Florida's primary election was a mixed bag for Gov. Rick Scott in the Florida Senate, as two candidates he favored won their elections but two others los" />
Partly Cloudy71° FULL FORECASTPartly Cloudy71° FULL FORECAST
Make us your home page

The Buzz

From the staff of the Tampa Bay Times

A glimpse of a new-look Florida Senate, with many new faces



Florida's primary election was a mixed bag for Gov. Rick Scott in the Florida Senate, as two candidates he favored won their elections but two others lost in costly and hotly-contested Republican skirmishes across the state.

Scott, with a push from his allies at the Florida Chamber of Commerce, pulled out the stops for Rep. Doug Broxson, R-Gulf Breeze, who cruised to victory in Senate District 1 over Rep. Mike Hill, R-Pensacola Beach. Scott also triumphed in his backyard of Naples where Rep. Kathleen Passidomo, R-Naples, defeated Rep. Matt Hudson, R-Naples. Hill and Hudson both opposed Scott's priority of a framework for Enterprise Florida to spend $250 million for job incentives.

But two other candidates who opposed that proposal (HB 1325) were victorious Tuesday. Rep. Greg Steube, R-Sarasota, won a crowded race for an open Senate seat, and Rep. Debbie Mayfield, R-Vero Beach, defeated Rep. Ritch Workman in a vitriolic race for a Space Coast district. (Scott favored Workman and ex-Rep. Doug Holder of Sarasota over Steube).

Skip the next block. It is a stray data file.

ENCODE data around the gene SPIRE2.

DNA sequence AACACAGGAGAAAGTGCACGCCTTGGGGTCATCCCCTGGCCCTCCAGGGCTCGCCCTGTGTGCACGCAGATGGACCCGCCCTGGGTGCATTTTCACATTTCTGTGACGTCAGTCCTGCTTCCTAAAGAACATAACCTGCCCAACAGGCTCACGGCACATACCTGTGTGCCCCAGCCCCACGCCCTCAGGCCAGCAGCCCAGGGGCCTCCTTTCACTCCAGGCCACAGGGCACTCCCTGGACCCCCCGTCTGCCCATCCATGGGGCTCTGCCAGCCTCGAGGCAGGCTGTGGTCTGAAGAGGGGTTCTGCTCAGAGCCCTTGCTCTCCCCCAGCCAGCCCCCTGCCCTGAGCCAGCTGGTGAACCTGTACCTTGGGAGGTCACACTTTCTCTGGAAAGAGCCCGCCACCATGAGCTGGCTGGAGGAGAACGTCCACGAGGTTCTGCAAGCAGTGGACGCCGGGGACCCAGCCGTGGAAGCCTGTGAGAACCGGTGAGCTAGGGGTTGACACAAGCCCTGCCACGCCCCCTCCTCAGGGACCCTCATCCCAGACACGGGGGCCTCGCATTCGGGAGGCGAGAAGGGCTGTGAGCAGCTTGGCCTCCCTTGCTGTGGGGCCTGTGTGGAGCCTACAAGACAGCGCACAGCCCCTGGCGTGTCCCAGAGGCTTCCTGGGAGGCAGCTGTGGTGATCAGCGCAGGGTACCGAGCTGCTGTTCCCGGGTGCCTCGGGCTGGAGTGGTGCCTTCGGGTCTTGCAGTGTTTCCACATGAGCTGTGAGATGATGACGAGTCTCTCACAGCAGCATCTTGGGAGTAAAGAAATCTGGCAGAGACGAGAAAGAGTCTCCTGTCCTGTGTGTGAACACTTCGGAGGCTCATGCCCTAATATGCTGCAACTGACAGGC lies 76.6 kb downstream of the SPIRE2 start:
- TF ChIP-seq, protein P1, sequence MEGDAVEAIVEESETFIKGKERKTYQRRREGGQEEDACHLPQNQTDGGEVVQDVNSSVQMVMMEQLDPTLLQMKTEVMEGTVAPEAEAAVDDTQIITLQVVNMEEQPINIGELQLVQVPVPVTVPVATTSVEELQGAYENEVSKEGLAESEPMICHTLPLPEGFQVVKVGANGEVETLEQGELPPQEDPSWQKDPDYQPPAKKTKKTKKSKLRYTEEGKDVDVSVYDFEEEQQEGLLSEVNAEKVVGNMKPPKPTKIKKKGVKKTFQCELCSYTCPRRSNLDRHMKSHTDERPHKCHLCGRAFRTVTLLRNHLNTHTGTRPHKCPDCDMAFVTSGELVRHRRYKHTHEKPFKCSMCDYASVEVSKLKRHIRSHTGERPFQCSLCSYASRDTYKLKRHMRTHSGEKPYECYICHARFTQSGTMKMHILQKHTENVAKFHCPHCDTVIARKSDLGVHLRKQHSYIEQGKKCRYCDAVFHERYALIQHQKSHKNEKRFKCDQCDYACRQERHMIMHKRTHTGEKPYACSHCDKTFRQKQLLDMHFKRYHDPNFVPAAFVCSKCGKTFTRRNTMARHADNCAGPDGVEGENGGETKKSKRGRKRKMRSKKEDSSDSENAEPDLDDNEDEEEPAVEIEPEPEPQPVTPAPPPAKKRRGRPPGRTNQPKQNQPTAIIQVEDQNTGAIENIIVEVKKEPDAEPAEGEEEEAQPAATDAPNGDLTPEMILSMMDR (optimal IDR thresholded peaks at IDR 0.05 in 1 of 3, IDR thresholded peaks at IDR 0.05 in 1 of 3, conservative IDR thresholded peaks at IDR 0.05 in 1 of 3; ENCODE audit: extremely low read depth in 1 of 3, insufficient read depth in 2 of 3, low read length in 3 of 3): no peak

In a three-way GOP race that was nip-and-tuck all night, Rep. Dennis Baxley, R-Ocala, needed a late push from Lake County voters and narrowly defeated Rep. Marlene O'Toole, R-Lady Lake, and businessman David Gee, based on unofficial returns on the state Division of Elections web site. O'Toole and Gee split the GOP vote in The Villages, a pillar of the redrawn Senate District 12 where both are residents.

Broxson, Passidomo, Steube and Mayfield are all poised to join a new-look Senate that will have at least 18 new members out of 40 when it reorganizes in November in Tallahassee as it experiences the greatest one-year turnover since term limits took effect in 2000. Steube still faces Democrat Frank Alcock of Sarasota in November in an area that has consistently favored Republican Senate candidates.

The other new Senate candidates who won primaries Tuesday and are heavily favored in November or who face only write-in opposition are Democrats Randolph Bracy, Linda Stewart and Victor Torres in Orlando, Kevin Rader and Bobby Powell in Palm Beach, Gary Farmer in Fort Lauderdale and Daphne Campbell in Miami. Two other senators, both incumbents, also were assured of new terms Tuesday because they face only write-in opposition: Republican Lizbeth Benacquisto of Fort Myers and Democrat Jeff Clemens of Lake Worth.

Despite all those new faces, the partisan composition of the Senate remains 26 Republicans and 14 Democrats -- but that could change on Nov. 8.


[Last modified: Wednesday, August 31, 2016 8:47am]


Join the discussion: Click to view comments, add yours